The next default crisis is taking root in the junk-bond and leveraged-loan markets, according to analysts at the S&P Global credit ratings service.
As risk rises, interest rates typically do also to compensate investors for the greater chance of losing their money, the analysts note, but “just the opposite is now true,” they wrote in a research report.
As an example, Coinbase, rated as a high-risk loan prospect, has just secured a 10-year bond carrying an interest rate of 3.625 percent, within half a percentage point of what the U.S. government paid to borrow in 2018, the analysts noted.
From 1 January through August this year, the combined value of planned and completed mergers and acquisitions worldwide totaled a record $3.6 trillion, with half in the U.S., as we reported in “M&A Spree Continues as the Bigs Get Bigger, Rich Get Richer” (14 Sep 2021).
Avenue Capital Management, a private equity firm, has turned down “hundreds of deals” recently, CEO Marc Lasry told a conference last week, because of concerns that borrowers would have trouble making payments in years to come, according to the Financial Times.
“There are a lot of knuckleheads out there and a lot of people making huge mistakes,” he said, making risky bets for fear of losing out on deals that others seem eager to fund.
U.S. financial conditions are as loose, and loans are as easy to get, than at any time since at least 1982, according to a Goldman Sachs analysis cited by the FT.
The current lack of broader investor safeguards likely will persuade private equity companies to pay themselves lavish dividends when they take over companies of questionable worth or by using high leverage, analysts at Moody’s warned.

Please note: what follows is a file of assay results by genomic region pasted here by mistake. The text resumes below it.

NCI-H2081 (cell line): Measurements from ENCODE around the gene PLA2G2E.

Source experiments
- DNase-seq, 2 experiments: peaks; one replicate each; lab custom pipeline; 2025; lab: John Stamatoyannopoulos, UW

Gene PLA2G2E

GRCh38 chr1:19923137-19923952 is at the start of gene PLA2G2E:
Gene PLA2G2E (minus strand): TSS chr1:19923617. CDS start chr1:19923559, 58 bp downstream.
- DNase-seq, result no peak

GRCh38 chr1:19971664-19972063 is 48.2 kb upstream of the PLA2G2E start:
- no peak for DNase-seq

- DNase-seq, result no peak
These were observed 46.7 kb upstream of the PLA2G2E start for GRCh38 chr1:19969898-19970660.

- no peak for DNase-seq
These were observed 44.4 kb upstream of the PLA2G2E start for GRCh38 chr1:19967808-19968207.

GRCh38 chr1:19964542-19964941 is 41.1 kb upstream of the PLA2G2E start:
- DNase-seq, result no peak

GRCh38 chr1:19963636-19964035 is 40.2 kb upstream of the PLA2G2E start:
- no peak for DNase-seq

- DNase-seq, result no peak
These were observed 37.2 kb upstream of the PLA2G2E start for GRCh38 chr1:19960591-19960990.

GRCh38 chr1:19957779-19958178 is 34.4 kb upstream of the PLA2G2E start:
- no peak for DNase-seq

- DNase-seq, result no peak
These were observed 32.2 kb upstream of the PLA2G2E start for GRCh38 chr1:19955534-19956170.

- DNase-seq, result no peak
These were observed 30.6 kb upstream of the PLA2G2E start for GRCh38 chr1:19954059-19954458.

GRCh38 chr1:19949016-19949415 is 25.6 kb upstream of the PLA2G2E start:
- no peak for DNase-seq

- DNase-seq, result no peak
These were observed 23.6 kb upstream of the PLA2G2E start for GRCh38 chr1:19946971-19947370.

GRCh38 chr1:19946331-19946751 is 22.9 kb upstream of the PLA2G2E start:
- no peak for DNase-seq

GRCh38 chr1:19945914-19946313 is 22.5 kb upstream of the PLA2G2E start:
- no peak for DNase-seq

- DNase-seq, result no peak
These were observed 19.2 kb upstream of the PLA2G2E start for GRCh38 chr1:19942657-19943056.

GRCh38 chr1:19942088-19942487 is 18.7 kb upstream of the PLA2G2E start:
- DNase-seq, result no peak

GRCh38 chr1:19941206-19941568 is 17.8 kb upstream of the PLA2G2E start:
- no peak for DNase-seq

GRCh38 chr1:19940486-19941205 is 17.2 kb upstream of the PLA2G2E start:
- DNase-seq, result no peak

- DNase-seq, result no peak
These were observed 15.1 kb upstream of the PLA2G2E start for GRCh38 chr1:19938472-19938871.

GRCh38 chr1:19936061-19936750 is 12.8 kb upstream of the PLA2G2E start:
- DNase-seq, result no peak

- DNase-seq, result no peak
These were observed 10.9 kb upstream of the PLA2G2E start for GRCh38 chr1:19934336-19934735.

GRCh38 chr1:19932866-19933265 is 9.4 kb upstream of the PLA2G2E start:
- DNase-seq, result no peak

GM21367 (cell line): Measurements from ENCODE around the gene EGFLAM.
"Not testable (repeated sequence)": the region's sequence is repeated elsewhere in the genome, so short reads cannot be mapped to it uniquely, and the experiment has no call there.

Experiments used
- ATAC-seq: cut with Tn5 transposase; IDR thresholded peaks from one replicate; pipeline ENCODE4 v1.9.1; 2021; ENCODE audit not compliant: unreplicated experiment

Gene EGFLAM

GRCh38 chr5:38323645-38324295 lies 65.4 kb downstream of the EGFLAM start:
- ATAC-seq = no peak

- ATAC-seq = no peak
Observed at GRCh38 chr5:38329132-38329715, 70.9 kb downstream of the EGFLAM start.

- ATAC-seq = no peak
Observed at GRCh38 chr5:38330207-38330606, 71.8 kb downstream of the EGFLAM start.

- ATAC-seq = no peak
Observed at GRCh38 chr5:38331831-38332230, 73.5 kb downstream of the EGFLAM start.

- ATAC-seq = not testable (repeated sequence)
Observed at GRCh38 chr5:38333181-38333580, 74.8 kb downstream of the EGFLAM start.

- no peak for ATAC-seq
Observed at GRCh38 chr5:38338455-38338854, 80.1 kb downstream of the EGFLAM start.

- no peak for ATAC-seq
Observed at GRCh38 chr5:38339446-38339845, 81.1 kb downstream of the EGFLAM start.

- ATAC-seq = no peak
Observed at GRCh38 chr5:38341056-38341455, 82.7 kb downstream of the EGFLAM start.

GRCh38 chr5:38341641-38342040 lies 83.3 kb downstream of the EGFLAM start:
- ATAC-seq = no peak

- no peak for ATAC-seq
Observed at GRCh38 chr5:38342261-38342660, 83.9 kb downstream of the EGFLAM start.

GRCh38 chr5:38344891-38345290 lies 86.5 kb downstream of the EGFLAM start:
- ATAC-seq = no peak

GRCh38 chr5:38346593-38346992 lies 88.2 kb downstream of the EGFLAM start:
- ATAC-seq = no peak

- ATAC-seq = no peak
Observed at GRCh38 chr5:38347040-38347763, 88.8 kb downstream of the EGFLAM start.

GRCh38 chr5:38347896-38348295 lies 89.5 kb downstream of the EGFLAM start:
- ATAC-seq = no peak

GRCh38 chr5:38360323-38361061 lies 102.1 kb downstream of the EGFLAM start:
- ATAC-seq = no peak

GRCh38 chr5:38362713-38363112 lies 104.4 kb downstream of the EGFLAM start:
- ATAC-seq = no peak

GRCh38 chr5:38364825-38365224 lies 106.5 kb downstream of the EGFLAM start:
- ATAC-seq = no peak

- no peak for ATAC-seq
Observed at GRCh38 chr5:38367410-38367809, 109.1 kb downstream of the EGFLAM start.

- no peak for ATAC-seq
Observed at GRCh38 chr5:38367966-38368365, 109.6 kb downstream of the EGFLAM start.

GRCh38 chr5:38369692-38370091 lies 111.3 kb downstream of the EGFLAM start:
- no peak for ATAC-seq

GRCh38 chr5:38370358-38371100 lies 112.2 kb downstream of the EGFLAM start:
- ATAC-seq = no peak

This year has already seen a record number of leveraged buyouts, surpassing the previous record set when the economy collapsed in 2007, data firm Refinitiv noted.
In 2020 and 2021, 8.4 percent of high-leverage private equity deals defaulted on loans, compared to just 5.2 percent of heavily indebted companies that lacked private equity involvement, Moody’s found.  
Lenders are lured into these outlandishly risky deals because they are “aggressive and highly optimistic,” according to a research paper by economists at New York and Stanford universities.
“Investors appear to be making a bet that is highly asymmetric to the downside,” the paper noted.
During the Great Recession, Wall Street banks were left holding a bag of failing loans. During the current crisis, asset managers have made the loans on behalf of pension funds, endowments, and individuals, the FT pointed out.
“We’ve learned…not all bets pay off,” the FT said. 
TREND FORECAST: We repeat what we said in “Risky Companies Snapping Up Cheap Loans” (23 Feb 2021): the junk bond and leveraged loan markets are gamblers’ games and many of their bets will come up craps when interest rates rise, as they will next year (see related story).
We said in “Bond Market Tightens, Junk Bonds in Crisis” (24 Mar 2020) that the “Greatest Depression” will trigger a wave of defaults larger than that of the Great Recession. Bottom-of-the-barrel junk bonds, those rated B3 or lower, made up 38 percent of the junk bond market in July 2019, compared with 22 percent in 2008, according to Moody’s Analytics.
After another year of cheap money, market euphoria, and $250 billion in SPAC speculation, the problem has become enormously worse.
“Investors probably will be surprised at the extent of their losses,” said Oleg Melentyev, a Bank of America investment strategist, in spring 2020. He estimated 29 percent of junk loans will fail when credit tightens again, as the Fed is preparing to do next year, compared to about 20 percent during the Great Recession; and that investors will recover only about 50 cents on the dollar against 58 cents in 2007 through 2009.
They will be lucky to collect even their 50 cents now.

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